The Zylbernadels on record were mostly born, married and died, in various shtetls (small Jewish townships), in eastern Poland, during the 18th, 19th and early 20th century. Records show that the name was in use, as early as the beginning of the 19th century, but was probably invented, around 1787, after a decree of Joseph II.
In the beginning, life in Belzyce and other shtetls, in Lublin province, was harmonious. Poles and Jews lived together in a roughly 50-50 mix. After Napoleon was defeated, in 1815, the Russians occupied the territory until the first world war and the Russian revoultion of 1916.
Leading up to the communist revolution, there were a number of uprisings against the Czar of Russia and these were put down, brutally. Jews were often involved in these uprisings and were also severly punished.
Life in these shtetls became near intolerable and some residents moved to Lublin and even, eventually, when they were permitted to do so and rail travel was possible, in the late 19th century, Warsaw.
Most Jews of these shtetls and the big cities, also, were murdered by the Nazis, from 1940-1944. Few survived.
To see how life in those places was, before the holocaust, there is a movie called 'Yidl and his Fiddle', made by an American, Joseph Green, who returned to his native Poland, in 1936, to film it. It is available from The National Center for Jewish Film, restored and with English subtitles. A short low-resolution version of some of the opening scenes are available in this YouTube clip or the better quality wedding scene, in this YouTube clip.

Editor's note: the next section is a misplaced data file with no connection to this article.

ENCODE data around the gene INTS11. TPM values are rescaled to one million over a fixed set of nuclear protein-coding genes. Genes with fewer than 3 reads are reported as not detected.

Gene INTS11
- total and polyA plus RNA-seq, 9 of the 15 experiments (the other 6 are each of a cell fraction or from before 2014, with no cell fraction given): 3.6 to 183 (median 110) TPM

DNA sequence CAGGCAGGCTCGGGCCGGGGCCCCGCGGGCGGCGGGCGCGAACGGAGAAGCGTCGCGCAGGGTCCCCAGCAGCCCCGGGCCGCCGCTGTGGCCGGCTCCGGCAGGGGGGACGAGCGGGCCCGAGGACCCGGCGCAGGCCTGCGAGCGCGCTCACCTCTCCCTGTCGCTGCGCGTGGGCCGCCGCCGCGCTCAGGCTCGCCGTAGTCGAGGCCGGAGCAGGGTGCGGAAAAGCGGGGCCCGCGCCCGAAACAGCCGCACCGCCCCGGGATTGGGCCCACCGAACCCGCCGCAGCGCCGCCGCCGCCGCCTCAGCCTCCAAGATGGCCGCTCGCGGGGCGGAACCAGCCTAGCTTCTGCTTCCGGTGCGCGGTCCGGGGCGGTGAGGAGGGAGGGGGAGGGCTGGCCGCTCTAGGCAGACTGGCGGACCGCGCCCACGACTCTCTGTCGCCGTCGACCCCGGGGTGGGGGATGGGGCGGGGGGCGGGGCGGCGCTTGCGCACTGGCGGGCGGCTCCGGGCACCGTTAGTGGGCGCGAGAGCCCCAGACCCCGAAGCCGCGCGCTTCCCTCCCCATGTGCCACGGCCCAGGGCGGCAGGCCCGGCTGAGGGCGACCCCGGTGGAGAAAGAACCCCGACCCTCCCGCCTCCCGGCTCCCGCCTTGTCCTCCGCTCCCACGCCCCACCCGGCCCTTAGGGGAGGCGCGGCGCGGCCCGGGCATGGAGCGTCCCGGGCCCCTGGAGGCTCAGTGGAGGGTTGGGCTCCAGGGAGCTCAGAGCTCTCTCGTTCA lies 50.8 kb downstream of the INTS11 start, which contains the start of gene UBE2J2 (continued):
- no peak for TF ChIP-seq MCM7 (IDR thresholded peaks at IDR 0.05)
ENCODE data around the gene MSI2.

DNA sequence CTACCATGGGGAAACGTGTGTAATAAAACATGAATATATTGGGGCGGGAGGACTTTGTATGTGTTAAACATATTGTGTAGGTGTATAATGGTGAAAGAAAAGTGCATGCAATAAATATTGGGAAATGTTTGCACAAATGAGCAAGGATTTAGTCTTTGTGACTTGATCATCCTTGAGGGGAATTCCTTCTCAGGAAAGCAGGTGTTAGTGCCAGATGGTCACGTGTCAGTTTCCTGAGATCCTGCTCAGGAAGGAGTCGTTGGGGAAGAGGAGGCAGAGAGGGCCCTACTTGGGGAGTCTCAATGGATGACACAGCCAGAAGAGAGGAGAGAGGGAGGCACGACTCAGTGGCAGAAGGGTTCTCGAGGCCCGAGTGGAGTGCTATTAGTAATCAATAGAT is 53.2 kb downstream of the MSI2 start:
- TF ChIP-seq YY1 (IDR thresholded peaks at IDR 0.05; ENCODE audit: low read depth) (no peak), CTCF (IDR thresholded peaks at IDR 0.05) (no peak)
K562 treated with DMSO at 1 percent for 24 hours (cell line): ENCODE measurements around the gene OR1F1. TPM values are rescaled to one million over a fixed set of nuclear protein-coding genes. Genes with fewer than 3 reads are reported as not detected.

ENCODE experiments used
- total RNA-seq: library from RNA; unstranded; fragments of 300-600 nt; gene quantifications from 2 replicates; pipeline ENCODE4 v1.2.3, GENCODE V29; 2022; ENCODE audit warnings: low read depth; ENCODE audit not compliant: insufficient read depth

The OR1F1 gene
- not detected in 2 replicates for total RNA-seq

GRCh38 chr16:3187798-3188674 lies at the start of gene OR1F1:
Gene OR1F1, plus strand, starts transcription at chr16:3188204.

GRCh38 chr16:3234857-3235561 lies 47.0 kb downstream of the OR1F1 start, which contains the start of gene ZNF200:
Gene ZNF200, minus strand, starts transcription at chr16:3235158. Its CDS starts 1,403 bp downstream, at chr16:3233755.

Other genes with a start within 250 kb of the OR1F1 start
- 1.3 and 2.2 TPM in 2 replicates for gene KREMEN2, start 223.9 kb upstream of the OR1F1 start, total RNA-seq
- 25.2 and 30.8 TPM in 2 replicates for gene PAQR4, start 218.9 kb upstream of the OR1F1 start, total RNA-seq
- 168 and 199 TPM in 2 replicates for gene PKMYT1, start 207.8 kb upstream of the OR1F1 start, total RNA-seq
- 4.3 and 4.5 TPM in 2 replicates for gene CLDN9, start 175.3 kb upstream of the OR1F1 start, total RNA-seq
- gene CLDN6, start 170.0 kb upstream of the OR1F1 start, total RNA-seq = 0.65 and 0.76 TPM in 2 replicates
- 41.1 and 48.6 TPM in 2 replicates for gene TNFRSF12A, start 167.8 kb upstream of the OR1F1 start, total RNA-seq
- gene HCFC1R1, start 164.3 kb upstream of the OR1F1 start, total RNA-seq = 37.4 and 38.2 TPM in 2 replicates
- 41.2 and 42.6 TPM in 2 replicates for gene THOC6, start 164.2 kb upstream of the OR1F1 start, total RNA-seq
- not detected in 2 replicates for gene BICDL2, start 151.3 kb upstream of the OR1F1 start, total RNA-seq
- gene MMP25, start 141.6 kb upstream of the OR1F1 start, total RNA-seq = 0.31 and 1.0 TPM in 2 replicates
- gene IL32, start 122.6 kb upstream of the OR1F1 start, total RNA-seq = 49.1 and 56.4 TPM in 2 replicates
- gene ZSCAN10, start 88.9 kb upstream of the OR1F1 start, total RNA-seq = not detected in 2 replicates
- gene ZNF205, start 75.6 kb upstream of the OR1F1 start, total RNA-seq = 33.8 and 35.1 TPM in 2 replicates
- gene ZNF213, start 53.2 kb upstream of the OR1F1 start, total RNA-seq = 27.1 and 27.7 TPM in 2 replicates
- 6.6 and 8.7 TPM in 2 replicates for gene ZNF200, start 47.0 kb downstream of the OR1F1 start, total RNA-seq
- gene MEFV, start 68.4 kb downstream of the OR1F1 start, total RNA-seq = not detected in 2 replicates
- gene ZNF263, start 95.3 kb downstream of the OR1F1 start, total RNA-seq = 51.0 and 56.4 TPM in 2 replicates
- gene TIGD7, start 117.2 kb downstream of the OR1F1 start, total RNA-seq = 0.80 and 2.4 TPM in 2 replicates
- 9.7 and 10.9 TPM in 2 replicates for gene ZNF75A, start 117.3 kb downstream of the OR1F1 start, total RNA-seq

Some of it was filmed in Warsaw, but some scenes were filmed on location in a district of Krakow, called Kazimierz, where some of the Zylbernadels had moved to, from Belzyce. By that time, it had become the 'vacation' town for the area, being situated on the beautiful Wisla (or Vistula) river.
There is also, of course, the famous 1971 musical, 'Fiddler on the Roof', set in the fictious shtetl of Anatevka, in 1905. Although this is a fictive version of shtetl life, it does give some idea of what it must have been like.
Some photographs of life in Belzyce and the other local shtetls, from the turn of the 20th century to the 1940s, exist, and here are a few of the ones I have found on-line: